Employees at Hanscom Air Force Base in Massachusetts pose with an E-11A aircraft, a conventional passenger plane from Bombardier that carries BACN electronics above a battlefield. The Air Force manages the BACN program at the Massachusetts base. Photo by Mark Herlihy courtesy of U.S. Air Force

Employees at Hanscom Air Force Base in Massachusetts pose with an E-11A aircraft, a conventional passenger plane from Bombardier that carries BACN electronics above a battlefield. The Air Force manages the BACN program at the Massachusetts base. Photo by Mark Herlihy courtesy of U.S. Air Force

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An E-11A aircraft carrying BACN electronics sits on the runway at Kandahar Airfield in Afghanistan on Nov. 16. Photo by Senior Airman Kaylee Dubois courtesy of U.S. Air Force

An essential communications conduit on the battlefield in Afghanistan. A multibillion-dollar business opportunity. And a channel for fraud. A defense electronics project run out of Northrop Grumman Corp.’s San Diego offices has proven to be all three, and like a character in a novel, it presents a multifaceted and complicated profile.

In July, Northrop Grumman (NYSE: NOC) marked the 10th anniversary of the U.S. Air Force deploying its Battlefield Airborne Communications Node program, abbreviated as BACN, adding that the program has decades of service ahead.

BACN smoothed the way for radio and internet communications among troops in Afghanistan. The contract was deemed so essential to the Pentagon that it was judged an urgent operational need. As a sole-source deal, BACN was not put out for public bidding.

The Air Force deal is also a lucrative contract for Northrop Grumman. By June 2014, the cumulative face value of the program had reached $1.21 billion, according to a Pentagon contract announcement. By April 2018, the military estimated the life cycle cost of BACN will be more than $4.7 billion through 2031, according to the Air Force’s 66th Air Base Group public affairs office.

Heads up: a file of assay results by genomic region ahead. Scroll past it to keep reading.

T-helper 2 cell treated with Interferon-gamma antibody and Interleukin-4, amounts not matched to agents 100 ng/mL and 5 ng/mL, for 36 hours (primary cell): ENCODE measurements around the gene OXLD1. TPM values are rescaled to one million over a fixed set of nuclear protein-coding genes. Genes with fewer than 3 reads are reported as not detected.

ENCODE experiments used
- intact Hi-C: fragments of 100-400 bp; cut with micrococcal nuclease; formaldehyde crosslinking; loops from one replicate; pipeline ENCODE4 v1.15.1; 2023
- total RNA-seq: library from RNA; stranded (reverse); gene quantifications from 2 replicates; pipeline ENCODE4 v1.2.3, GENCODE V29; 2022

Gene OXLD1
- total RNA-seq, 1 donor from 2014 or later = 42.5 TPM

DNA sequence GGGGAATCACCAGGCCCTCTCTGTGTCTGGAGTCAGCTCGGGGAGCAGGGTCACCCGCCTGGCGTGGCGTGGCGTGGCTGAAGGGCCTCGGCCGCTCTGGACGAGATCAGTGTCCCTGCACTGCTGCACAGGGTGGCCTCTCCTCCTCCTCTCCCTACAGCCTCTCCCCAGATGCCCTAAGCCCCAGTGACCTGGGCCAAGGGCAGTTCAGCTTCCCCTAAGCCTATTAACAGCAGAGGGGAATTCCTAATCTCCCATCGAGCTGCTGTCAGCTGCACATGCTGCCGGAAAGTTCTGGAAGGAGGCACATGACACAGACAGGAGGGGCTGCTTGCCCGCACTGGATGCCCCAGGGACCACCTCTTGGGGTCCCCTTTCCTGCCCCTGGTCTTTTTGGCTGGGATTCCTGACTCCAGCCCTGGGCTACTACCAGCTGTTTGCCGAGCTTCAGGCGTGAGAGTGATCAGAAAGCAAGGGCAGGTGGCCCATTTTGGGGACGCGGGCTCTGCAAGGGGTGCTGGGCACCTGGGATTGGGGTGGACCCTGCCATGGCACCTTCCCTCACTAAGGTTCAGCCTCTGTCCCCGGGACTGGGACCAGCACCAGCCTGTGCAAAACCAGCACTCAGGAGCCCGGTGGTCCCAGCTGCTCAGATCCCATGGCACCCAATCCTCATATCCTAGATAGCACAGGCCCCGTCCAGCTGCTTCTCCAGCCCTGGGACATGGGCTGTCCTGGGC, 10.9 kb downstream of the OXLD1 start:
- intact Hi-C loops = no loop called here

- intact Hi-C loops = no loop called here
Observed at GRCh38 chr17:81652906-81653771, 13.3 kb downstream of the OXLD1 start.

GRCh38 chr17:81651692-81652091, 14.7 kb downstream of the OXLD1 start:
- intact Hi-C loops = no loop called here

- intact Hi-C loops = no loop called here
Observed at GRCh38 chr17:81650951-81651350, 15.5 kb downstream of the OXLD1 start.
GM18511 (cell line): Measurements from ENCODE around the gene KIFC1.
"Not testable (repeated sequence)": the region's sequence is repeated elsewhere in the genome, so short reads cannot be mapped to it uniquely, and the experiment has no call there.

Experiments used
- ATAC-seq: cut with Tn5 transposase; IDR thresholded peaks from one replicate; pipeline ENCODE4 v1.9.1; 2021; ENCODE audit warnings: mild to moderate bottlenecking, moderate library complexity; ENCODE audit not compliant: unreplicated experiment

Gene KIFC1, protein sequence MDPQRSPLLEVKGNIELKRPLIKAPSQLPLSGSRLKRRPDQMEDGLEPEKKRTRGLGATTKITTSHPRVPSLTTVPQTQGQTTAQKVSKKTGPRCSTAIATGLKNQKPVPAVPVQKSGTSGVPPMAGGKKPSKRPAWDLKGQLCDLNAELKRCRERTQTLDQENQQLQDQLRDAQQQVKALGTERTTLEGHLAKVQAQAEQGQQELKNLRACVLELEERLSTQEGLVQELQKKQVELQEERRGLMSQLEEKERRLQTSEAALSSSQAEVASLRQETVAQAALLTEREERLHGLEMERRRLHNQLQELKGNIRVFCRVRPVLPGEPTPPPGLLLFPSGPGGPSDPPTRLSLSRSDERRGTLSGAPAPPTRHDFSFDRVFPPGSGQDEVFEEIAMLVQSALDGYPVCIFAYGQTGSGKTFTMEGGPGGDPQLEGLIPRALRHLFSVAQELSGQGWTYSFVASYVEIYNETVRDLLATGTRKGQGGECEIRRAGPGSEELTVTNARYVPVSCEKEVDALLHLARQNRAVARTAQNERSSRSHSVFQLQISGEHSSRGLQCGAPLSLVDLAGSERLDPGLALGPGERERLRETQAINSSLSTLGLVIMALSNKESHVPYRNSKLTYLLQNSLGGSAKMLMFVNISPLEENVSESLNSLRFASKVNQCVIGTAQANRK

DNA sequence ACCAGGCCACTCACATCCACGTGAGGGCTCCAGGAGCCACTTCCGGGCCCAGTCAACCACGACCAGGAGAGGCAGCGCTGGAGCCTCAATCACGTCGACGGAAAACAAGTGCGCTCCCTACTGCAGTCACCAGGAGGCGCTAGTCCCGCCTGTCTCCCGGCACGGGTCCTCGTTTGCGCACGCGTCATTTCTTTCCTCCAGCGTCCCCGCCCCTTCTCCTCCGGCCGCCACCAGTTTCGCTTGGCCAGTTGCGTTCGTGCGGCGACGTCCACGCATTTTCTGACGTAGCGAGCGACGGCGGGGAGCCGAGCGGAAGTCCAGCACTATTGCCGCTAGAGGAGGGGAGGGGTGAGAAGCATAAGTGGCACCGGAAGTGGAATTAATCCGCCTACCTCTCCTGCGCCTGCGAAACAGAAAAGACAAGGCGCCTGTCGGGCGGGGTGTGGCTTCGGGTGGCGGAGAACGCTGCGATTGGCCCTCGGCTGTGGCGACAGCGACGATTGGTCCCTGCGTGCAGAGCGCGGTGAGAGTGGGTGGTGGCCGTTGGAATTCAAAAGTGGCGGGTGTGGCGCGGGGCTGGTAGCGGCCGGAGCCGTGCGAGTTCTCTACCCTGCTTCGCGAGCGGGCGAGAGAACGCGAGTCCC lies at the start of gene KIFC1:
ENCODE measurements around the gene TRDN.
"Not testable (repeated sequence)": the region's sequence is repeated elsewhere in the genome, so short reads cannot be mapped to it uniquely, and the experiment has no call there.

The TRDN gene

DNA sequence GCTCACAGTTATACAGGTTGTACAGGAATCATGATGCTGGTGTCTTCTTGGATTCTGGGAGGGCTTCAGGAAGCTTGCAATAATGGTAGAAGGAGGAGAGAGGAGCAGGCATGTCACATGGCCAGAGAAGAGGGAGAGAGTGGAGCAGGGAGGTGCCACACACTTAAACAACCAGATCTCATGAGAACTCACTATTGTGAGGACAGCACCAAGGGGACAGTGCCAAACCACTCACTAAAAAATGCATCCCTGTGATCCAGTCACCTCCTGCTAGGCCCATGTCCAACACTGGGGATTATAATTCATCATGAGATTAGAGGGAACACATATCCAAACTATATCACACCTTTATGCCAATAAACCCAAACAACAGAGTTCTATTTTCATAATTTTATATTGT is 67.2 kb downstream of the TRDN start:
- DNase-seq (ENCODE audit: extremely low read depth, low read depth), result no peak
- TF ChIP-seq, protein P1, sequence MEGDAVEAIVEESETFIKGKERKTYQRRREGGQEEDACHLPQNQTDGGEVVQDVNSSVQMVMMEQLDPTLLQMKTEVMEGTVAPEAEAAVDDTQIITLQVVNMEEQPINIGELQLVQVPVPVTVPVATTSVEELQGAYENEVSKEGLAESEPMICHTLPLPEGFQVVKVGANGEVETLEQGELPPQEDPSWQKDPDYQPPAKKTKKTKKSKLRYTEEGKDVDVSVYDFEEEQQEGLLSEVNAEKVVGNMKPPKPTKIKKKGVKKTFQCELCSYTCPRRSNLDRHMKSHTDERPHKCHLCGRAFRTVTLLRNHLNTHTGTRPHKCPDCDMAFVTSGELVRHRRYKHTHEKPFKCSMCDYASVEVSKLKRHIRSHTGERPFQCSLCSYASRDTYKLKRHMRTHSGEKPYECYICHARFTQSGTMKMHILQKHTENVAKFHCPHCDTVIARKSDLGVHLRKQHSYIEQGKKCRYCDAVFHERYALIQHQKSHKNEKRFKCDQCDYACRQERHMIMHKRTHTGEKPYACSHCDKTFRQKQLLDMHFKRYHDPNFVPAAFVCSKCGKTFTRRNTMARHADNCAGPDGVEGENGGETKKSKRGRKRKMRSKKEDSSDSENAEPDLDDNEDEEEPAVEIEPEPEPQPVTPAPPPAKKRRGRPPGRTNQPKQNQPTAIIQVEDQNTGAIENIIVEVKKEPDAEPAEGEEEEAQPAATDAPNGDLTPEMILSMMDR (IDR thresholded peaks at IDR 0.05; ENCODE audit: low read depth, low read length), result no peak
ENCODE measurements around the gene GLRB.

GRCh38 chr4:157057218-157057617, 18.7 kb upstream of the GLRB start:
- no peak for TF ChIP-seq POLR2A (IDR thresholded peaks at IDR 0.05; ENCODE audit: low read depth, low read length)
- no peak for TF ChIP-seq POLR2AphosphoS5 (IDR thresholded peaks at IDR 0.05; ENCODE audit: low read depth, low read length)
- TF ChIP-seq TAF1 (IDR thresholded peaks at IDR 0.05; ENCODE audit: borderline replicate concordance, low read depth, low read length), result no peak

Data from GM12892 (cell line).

$31.65M Settlement

There was yet another side to the program, one that Northrop Grumman said it originally caught. In a statement, the Virginia-based corporation said it originally identified issues related to hourly billing and reported them to the government in 2013.

On Nov. 2, the U.S. Department of Justice publicly announced that Northrop Grumman agreed to pay $31.65 million to settle civil and criminal investigations into fraud related to BACN and a second defense program called Dynamic Re-tasking Capability. The government said that Northrop Grumman overbilled the Air Force.

By the Justice Department’s account, Northrop Grumman admitted that employees working on the BACN contract at an unnamed Middle Eastern air base charged the Pentagon for 12 or 13.5 hours of work while actually putting in six to eight hours. Though the employees claimed they were at work, they were actually engaged in leisure activities such as golfing or skiing, visiting amusement parks, going out to eat or drink, shopping or enjoying the amenities in the five-star hotels where they were housed.

At one site alone, employees overbilled the government by $5 million.

The events occurred between January 2011 to October 2013 and were made public in November.

“In exchange for admitting its employees’ misconduct, making full restitution and agreeing to cooperate in the ongoing criminal investigation, no criminal charges will be filed against NGSC,” the U.S. Attorney’s office said. The initials stand for Northrop Grumman Systems Corp.

“Federal contracts are not a license to steal from the U.S. Treasury,” U.S. Attorney Adam Braverman said in a news release. The Justice Department, he continued, “is firmly committed to vigilantly weeding out abuse and will swiftly pursue all available remedies when egregious fraud occurs.”